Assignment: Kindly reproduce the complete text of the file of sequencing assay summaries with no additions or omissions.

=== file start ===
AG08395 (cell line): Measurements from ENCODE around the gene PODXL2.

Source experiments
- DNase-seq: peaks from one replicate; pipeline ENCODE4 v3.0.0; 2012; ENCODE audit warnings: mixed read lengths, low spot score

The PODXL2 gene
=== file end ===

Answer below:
AG08395 (cell line): Measurements from ENCODE around the gene PODXL2.

Source experiments
- DNase-seq: peaks from one replicate; pipeline ENCODE4 v3.0.0; 2012; ENCODE audit warnings: mixed read lengths, low spot score

The PODXL2 gene